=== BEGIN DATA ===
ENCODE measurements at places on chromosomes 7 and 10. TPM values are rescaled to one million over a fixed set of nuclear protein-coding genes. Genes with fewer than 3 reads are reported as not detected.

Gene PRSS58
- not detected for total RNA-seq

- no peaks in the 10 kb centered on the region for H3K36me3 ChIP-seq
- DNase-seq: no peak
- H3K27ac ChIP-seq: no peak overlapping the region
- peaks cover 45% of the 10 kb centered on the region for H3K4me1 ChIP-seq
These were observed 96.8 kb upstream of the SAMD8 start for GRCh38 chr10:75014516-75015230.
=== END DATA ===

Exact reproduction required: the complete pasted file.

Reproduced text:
ENCODE measurements at places on chromosomes 7 and 10. TPM values are rescaled to one million over a fixed set of nuclear protein-coding genes. Genes with fewer than 3 reads are reported as not detected.

Gene PRSS58
- not detected for total RNA-seq

- no peaks in the 10 kb centered on the region for H3K36me3 ChIP-seq
- DNase-seq: no peak
- H3K27ac ChIP-seq: no peak overlapping the region
- peaks cover 45% of the 10 kb centered on the region for H3K4me1 ChIP-seq
These were observed 96.8 kb upstream of the SAMD8 start for GRCh38 chr10:75014516-75015230.